A good estimate when you’re starting out is that 5% of the people who click on your ad will eventually buy your tree care services. So at $10 per click with a 1% click through rate and a 5% conversion rate, you’d be paying $200 for a new customer.
Throughout the testing phase you’ll be monitoring your AdWords performance very carefully and making adjustments to try to increase the click through rate, bring down CPC and improve conversions (such as calls to your business or completed contact forms).
The length of time you spend testing your ads depends on search volume for your keywords and your budget. If very few people are looking for what you’re offering, then it’ll take longer to get enough clicks to determine how well your online sales funnel is working. And if your budget is too low, you won’t get the number of clicks you need.
Tip: Google will tell you if you’re using a low search volume keyword and I recommend removing those keywords from your campaign.
Assume that in the tree care industry you’re going to spend about $500 to $1000 testing your campaign and that it’ll take 2 to 4 weeks. That’s just a ballpark figure – you can spend much less (it helps to have an expert do this for you as you’re likely to get better results).
Phase 2: Maximizing Your Return
Once you have your keywords, ads and landing pages dialed in, you’re ready to start maximizing the return from your AdWords spend.
The testing will have given you a good idea of how much you earn (on average) per click. Look at how much each click costs you, how many of those clicks turn into customers, and what the average lifetime value of a customer is for your business. If that number is positive (you earn more per click than you spend), then spend as much as you can! If it’s negative (you lose money with each click) then go back to the drawing board.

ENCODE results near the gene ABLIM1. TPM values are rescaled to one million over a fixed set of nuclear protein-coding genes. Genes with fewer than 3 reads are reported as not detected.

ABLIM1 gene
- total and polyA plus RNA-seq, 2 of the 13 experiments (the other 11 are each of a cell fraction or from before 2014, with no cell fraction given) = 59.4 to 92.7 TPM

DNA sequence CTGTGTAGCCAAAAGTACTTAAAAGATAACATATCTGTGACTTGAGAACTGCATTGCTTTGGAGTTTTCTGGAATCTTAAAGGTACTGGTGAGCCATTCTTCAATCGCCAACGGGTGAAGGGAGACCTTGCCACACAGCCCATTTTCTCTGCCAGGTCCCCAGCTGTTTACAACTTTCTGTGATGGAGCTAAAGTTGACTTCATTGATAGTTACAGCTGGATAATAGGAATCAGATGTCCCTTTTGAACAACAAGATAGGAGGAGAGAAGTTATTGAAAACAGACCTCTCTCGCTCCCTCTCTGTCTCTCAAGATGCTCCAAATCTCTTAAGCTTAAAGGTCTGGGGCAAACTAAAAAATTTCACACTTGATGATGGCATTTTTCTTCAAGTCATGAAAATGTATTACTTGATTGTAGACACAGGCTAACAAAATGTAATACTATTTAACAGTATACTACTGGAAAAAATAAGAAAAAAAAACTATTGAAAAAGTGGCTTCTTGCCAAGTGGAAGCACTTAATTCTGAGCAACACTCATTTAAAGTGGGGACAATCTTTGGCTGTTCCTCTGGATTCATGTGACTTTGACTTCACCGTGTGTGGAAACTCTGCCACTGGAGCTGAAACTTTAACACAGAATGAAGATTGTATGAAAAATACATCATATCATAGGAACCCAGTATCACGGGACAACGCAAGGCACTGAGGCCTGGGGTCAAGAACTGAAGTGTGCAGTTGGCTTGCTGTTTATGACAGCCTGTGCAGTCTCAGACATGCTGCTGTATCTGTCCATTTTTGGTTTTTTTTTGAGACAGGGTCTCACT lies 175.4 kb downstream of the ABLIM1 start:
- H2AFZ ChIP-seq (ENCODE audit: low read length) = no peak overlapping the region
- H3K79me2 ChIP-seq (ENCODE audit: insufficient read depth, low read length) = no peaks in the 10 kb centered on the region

Most tree care business owners don’t know their earnings per click – that’s why they end up spending too much on AdWords and seeing nothing in return.
Monthly AdWords Budget For Tree Care Companies
The typical monthly spend for a small tree care business is in the $1,000 to $2,000 range, although it’s not unusual to see budgets up to $10,000 per month. I know that may seem like a lot to spend on something that many people say just doesn’t work. But when AdWords is done correctly, it can have a significant return on investment (ROI) that makes the monthly spend worth every penny.
When setting an AdWords budget, the key things to look at are:
- the expected CPC,
- the number of clicks you’ll get,
- the number of those clicks who convert into customers, and
- the average lifetime value of a new customer.
You should have all of that information from your testing process. Ultimately, you want to set a budget that will allow you to maximize ROI (the value of a new customer divided by the amount you spent to acquire that customer).
The Bottom Line
You need to spend enough money to get a large enough number of people to click on your ad. But BEFORE you do that, you must optimize your entire online sales funnel – ad wording and keywords, ad extensions, landing pages, call tracking, and a solid customer service person to pick up the phone when prospects call.
Without all of that in place, it doesn’t matter how large your AdWords budget is – you’ll just be flushing your money down the toilet.
Focus on ROI, not on managing AdWords costs – that’s what will make or break your AdWords campaign.